We evaluated the efficacy and safety of TJ-54 (Yokukansan; a traditional Japanese medicine [Kampo]) for the prevention and/or treatment of postoperative delirium in a randomized phase II trial of patients receiving surgery for gastrointestinal and lung malignancies.
Patients ≥70 years of age who underwent surgery for gastrointestinal or lung malignancy were eligible for this study. The 186 eligible patients were randomly assigned at a 1:1 ratio to receive TJ-54 or control during their perioperative care (between day 7 before surgery and day 4 after surgery, except for the operation day). The signs and symptoms of delirium were assessed using the Diagnostic and Statistical Manual of Mental Disorders (DSM)-IV by the investigator during the perioperative period.
We analyzed 186 eligible gastrointestinal or lung malignancy patients (TJ-54; 93, control; 93). There were no marked differences between the two randomized groups. The incidence of delirium was 6.5% (6 patients) in the TJ-54 group and 9.7% (9 patients) in the control group, with no significant difference (p = 0.419). However, among the patients who were MMSE ≤ 26, the incidence of postoperative delirium was 9.1% in the TJ-54 group and 26.9% in the control group (risk ratio: 0.338; 95% confidence interval [0.078-1.462], p = 0.115). Treatment with TJ-54 tended to reduce the incidence of postoperative delirium compared with the control group.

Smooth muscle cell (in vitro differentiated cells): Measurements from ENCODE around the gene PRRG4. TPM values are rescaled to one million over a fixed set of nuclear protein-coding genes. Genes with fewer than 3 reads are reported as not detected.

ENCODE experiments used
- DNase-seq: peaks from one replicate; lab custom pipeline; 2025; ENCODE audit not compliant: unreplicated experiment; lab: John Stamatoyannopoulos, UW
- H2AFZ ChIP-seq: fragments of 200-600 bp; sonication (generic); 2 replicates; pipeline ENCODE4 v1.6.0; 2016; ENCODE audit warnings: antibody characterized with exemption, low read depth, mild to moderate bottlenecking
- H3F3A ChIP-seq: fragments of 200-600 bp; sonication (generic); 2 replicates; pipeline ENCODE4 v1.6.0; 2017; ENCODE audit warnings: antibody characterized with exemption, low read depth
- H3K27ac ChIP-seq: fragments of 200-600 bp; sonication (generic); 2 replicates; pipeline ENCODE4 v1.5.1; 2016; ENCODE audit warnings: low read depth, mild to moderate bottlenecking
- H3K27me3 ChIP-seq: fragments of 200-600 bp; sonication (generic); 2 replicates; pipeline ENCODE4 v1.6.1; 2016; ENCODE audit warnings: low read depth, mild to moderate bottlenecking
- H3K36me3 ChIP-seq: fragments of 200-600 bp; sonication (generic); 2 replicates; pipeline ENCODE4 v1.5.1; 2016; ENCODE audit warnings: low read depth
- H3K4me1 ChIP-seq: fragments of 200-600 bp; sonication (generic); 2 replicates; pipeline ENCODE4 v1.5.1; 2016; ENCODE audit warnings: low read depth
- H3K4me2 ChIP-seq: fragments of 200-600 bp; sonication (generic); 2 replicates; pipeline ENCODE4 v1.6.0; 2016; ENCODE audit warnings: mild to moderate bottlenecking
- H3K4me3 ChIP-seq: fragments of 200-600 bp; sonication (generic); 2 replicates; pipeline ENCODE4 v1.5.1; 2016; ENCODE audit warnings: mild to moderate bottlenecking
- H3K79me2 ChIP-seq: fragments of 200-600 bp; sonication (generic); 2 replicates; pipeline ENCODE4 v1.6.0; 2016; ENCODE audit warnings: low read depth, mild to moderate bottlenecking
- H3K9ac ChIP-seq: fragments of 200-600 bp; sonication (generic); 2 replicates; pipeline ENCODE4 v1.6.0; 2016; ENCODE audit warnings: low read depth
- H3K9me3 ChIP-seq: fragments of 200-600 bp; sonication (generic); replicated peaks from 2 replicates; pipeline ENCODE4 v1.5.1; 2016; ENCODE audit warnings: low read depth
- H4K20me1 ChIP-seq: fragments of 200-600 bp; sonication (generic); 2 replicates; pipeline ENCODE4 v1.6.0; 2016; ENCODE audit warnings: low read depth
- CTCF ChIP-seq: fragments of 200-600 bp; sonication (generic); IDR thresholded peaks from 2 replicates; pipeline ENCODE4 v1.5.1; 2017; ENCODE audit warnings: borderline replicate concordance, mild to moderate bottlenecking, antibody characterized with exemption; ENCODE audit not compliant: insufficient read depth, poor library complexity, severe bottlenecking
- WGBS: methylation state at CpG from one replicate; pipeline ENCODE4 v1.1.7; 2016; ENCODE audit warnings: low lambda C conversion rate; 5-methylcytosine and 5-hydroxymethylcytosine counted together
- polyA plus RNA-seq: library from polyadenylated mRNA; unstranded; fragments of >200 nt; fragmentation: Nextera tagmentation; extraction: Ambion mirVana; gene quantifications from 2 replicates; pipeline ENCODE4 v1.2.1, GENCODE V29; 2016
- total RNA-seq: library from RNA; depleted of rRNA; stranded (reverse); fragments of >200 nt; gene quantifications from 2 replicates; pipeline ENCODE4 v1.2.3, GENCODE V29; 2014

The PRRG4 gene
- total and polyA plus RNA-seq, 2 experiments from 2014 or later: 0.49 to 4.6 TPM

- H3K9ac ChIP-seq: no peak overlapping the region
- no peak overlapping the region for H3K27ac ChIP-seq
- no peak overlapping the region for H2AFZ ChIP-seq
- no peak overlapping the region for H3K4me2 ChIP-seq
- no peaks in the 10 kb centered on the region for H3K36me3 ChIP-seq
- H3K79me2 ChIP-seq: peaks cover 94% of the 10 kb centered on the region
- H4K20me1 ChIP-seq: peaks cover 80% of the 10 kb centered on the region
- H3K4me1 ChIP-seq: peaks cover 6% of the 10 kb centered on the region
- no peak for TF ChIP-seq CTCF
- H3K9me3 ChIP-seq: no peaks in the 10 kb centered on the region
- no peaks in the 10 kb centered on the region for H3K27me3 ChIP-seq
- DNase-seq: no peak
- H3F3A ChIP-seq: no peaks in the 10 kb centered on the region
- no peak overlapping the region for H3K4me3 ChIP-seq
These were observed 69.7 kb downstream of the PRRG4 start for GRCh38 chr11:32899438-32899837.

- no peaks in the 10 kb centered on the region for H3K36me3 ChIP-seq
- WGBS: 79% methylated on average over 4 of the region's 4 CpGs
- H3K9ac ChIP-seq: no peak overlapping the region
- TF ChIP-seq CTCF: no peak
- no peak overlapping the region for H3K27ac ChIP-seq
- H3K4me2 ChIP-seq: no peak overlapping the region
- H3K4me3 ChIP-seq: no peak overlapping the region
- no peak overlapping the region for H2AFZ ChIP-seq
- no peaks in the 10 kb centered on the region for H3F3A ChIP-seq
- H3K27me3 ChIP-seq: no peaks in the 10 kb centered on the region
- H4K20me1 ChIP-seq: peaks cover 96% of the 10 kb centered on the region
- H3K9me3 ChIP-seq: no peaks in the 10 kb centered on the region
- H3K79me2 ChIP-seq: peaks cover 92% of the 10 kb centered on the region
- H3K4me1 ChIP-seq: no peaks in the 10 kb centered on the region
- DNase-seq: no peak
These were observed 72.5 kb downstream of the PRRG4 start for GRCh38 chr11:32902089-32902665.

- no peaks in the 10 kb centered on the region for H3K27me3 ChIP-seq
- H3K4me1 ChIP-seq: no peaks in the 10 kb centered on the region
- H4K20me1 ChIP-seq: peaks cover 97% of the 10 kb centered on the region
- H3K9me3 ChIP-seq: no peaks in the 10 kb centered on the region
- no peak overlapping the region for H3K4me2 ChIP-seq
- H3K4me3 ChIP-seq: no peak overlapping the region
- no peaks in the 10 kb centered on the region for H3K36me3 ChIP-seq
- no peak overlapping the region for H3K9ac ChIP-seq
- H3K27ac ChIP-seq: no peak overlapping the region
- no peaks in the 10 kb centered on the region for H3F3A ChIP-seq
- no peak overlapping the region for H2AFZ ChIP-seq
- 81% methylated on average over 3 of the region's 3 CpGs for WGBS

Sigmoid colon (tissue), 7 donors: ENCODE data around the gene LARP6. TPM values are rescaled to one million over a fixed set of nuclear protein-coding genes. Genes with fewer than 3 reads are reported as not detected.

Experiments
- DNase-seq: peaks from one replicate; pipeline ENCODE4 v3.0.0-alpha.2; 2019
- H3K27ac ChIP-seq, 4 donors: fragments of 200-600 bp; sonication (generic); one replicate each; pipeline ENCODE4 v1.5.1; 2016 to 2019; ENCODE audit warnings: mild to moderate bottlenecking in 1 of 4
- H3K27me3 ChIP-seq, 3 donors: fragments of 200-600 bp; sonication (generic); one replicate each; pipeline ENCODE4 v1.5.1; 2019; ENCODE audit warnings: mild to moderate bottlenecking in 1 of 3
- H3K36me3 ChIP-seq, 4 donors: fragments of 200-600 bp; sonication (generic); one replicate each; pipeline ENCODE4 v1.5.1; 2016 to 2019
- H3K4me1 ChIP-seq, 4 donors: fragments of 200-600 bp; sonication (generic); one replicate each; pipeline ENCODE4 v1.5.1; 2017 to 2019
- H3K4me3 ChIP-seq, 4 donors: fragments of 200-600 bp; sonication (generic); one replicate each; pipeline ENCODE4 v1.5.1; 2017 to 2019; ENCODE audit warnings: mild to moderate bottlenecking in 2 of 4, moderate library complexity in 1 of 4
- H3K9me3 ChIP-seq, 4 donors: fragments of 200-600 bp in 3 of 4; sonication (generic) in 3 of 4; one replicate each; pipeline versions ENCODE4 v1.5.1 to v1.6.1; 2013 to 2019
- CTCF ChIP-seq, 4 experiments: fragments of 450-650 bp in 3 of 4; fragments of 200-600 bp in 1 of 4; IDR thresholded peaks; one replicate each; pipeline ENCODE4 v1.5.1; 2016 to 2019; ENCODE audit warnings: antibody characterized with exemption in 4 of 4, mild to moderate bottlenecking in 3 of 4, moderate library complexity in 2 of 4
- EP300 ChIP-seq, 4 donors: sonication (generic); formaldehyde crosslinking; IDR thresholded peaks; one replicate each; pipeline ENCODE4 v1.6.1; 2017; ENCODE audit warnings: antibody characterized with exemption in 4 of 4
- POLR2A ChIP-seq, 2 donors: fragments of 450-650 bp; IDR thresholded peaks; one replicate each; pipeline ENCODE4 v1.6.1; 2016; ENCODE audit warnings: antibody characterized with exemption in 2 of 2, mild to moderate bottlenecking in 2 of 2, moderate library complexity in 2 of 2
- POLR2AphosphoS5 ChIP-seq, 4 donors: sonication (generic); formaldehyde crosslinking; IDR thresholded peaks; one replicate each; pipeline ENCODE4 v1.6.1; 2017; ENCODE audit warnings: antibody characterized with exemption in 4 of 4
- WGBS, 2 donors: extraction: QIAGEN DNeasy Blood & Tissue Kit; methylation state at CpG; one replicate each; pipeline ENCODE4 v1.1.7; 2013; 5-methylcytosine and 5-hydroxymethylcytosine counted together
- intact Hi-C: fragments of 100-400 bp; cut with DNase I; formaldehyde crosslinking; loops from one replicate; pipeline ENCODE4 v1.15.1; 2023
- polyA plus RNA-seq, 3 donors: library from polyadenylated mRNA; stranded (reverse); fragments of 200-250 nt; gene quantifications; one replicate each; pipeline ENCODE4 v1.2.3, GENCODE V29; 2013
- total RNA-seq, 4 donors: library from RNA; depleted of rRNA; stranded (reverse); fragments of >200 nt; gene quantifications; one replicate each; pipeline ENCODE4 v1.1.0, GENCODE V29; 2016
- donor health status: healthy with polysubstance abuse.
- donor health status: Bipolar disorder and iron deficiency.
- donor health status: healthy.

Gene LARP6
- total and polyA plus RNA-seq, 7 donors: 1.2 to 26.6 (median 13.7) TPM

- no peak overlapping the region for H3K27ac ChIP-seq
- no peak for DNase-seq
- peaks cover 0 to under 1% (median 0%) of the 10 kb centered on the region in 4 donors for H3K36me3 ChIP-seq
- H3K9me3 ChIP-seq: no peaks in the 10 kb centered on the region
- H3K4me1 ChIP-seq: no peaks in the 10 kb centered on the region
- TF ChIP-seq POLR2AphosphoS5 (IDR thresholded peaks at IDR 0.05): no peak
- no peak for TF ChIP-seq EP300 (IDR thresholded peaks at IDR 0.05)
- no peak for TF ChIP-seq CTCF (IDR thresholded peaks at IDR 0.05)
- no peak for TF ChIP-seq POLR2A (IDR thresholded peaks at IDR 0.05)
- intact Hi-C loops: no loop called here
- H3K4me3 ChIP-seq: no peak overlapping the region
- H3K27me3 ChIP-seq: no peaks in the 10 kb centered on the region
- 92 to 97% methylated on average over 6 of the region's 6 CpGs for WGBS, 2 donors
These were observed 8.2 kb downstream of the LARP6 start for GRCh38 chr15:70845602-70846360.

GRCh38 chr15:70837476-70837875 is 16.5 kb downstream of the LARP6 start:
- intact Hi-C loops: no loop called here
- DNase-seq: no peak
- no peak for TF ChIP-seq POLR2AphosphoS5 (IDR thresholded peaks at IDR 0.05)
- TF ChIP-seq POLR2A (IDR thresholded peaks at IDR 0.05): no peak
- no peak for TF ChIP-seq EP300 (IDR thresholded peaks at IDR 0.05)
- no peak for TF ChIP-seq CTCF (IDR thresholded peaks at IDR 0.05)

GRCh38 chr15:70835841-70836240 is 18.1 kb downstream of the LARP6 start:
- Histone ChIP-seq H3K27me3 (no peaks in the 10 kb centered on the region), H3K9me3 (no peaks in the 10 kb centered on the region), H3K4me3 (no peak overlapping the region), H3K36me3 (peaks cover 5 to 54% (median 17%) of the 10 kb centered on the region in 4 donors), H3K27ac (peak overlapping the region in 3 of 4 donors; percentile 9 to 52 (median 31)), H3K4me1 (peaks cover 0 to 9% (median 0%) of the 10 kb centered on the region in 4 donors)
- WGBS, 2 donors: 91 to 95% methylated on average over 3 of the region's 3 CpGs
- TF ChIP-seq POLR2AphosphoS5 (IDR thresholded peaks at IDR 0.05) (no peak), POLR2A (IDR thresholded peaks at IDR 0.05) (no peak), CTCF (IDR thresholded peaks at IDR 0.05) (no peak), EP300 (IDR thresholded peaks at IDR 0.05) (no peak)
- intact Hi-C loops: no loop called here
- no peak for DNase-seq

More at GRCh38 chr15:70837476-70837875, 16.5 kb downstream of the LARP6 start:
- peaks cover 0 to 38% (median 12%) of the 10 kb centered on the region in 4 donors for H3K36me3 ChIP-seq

Although TJ-54 did not demonstrate any contribution to preventing or treating postoperative delirium in patients following surgery for gastrointestinal or lung malignancy, TJ-54 tended to reduce the risk of postoperative delirium in the patients who were MMSE ≤ 26. Further phase III studies with a larger sample size are needed to clarify the effects of TJ-54 against postoperative delirium.
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All authors have declared no conflicts of interest.